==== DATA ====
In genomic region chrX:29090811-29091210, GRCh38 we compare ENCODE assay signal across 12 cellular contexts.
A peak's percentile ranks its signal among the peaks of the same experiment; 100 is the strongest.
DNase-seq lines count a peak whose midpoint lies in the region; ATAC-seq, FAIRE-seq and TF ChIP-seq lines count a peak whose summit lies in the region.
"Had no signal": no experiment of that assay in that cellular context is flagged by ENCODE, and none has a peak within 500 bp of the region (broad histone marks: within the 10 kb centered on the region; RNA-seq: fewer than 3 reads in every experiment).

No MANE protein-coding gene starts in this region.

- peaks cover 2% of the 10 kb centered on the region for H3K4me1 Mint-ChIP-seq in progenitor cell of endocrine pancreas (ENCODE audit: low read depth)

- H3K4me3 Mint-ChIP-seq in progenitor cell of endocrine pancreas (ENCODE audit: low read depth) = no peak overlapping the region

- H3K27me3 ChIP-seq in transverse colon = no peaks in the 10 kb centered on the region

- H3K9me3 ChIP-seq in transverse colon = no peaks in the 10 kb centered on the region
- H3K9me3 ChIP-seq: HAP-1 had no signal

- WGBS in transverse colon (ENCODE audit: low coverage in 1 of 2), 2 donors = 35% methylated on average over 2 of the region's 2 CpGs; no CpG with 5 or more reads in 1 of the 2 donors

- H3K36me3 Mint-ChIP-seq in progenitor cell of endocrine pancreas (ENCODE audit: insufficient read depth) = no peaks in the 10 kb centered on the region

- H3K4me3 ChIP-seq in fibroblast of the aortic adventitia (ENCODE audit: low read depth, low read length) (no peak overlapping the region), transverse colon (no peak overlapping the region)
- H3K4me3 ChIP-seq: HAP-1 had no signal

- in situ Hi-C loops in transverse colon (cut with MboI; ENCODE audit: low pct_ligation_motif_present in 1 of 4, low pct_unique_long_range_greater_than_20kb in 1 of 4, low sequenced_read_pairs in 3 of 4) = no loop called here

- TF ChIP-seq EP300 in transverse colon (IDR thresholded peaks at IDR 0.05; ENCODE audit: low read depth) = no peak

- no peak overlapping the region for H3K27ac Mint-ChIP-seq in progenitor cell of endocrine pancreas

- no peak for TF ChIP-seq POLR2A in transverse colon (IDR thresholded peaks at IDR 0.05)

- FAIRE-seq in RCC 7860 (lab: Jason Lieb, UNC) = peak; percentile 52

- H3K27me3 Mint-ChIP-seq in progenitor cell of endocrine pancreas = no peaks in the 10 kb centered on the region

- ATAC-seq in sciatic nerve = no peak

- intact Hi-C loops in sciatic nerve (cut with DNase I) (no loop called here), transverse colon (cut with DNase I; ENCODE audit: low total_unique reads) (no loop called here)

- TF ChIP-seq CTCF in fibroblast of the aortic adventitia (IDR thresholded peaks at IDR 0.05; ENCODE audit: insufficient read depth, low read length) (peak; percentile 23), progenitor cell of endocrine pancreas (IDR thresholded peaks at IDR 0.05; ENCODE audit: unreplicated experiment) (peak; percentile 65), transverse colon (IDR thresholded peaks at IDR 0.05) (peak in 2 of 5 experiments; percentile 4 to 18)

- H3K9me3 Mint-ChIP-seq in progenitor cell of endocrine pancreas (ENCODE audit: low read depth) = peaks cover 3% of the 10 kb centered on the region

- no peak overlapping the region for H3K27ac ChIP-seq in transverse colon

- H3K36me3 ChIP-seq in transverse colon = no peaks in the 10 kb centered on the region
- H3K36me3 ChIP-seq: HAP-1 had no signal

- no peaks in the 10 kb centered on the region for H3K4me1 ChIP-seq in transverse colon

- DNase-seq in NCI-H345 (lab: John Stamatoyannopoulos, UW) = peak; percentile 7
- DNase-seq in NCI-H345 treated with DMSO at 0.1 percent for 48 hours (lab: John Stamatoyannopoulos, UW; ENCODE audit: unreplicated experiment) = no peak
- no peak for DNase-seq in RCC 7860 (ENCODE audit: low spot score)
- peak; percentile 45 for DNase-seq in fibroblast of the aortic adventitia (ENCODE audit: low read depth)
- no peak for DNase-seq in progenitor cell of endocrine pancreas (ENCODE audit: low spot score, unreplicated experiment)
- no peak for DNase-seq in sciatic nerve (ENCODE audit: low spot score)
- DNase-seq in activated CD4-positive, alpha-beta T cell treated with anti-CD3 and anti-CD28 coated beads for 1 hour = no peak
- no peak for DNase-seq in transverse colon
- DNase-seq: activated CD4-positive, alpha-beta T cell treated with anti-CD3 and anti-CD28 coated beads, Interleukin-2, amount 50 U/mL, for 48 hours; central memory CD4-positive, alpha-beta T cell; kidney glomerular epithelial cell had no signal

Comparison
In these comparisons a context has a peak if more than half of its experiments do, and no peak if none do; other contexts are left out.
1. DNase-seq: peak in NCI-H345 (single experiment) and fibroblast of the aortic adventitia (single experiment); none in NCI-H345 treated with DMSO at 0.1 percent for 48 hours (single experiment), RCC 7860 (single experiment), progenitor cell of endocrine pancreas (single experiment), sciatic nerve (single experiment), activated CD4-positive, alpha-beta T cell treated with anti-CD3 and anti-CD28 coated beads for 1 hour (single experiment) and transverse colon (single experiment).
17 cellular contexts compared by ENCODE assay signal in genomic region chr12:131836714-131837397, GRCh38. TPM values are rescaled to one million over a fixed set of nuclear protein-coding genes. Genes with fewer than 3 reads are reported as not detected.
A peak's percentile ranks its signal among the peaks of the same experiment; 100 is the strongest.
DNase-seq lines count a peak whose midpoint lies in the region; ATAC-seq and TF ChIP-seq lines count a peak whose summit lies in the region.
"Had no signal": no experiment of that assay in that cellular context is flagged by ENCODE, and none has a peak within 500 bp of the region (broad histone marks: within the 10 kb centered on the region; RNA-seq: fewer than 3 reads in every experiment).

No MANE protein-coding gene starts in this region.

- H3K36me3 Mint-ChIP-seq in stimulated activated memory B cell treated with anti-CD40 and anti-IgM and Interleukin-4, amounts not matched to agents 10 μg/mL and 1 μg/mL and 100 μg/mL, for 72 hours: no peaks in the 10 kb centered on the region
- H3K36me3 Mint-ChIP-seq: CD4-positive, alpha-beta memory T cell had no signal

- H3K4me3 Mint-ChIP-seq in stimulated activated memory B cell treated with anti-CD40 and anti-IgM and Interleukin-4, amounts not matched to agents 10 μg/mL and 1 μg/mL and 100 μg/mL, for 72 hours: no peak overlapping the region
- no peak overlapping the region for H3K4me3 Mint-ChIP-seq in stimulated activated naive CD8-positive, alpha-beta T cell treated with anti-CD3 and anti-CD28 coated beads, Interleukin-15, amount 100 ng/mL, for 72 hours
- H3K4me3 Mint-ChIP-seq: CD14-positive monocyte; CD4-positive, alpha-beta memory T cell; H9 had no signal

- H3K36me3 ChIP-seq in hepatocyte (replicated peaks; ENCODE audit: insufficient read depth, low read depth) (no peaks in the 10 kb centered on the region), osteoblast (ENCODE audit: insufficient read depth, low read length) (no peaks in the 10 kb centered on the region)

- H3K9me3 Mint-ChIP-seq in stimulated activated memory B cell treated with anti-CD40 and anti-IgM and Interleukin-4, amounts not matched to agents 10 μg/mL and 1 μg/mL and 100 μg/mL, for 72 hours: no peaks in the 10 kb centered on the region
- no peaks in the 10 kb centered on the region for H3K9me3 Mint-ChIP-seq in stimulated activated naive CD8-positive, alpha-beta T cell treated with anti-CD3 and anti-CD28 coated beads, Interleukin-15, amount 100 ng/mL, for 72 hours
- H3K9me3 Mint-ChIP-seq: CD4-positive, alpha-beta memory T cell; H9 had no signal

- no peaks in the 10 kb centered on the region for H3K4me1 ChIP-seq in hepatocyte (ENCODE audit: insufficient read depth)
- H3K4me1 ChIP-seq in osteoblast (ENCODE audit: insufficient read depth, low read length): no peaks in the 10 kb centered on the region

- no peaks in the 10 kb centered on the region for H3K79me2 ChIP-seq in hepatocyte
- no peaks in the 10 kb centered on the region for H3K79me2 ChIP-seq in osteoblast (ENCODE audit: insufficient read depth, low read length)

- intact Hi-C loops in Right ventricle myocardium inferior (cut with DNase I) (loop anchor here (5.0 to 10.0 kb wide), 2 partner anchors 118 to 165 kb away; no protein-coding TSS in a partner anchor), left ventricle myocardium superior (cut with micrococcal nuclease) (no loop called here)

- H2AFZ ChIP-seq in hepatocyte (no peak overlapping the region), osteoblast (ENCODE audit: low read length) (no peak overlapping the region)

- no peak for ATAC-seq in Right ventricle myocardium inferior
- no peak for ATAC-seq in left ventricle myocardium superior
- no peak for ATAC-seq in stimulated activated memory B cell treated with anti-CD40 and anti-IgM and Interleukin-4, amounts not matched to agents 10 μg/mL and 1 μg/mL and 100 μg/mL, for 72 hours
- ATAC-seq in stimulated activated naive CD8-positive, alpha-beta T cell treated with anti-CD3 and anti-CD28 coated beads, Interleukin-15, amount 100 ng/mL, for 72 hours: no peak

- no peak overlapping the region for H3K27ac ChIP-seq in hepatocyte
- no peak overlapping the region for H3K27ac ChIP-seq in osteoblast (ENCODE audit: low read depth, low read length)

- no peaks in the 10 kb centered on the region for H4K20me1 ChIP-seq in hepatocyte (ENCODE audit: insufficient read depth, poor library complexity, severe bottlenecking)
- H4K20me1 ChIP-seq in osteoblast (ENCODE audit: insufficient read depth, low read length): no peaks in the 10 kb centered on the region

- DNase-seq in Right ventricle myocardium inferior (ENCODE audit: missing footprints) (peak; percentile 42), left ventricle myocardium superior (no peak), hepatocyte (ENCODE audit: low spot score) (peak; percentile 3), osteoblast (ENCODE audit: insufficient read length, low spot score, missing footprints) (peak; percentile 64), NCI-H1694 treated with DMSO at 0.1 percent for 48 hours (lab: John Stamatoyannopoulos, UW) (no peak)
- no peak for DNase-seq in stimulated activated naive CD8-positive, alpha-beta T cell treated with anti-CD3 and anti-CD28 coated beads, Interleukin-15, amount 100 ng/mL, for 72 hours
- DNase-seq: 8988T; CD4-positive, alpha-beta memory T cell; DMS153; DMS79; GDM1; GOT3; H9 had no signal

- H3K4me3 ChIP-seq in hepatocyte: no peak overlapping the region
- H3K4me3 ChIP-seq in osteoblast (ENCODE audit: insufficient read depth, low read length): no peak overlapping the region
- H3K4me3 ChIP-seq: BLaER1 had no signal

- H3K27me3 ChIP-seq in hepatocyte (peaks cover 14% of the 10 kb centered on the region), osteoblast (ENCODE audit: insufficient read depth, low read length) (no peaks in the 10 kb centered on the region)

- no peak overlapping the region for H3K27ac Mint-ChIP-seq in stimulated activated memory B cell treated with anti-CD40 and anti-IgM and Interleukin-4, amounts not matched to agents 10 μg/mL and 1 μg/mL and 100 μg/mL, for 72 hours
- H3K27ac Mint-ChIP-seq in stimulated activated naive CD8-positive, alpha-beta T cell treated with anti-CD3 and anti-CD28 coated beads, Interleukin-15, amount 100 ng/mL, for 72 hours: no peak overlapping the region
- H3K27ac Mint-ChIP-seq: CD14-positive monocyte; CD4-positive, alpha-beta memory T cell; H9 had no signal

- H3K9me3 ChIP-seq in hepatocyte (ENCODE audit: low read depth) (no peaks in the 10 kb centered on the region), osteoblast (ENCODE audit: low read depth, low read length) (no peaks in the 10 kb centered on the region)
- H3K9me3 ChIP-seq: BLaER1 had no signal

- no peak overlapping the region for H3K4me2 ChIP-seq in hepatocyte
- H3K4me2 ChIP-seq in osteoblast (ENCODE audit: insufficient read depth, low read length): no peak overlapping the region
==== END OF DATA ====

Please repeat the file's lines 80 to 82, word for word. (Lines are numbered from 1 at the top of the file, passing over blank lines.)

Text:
- H3K9me3 ChIP-seq: BLaER1 had no signal

- no peak overlapping the region for H3K4me2 ChIP-seq in hepatocyte
- H3K4me2 ChIP-seq in osteoblast (ENCODE audit: insufficient read depth, low read length): no peak overlapping the region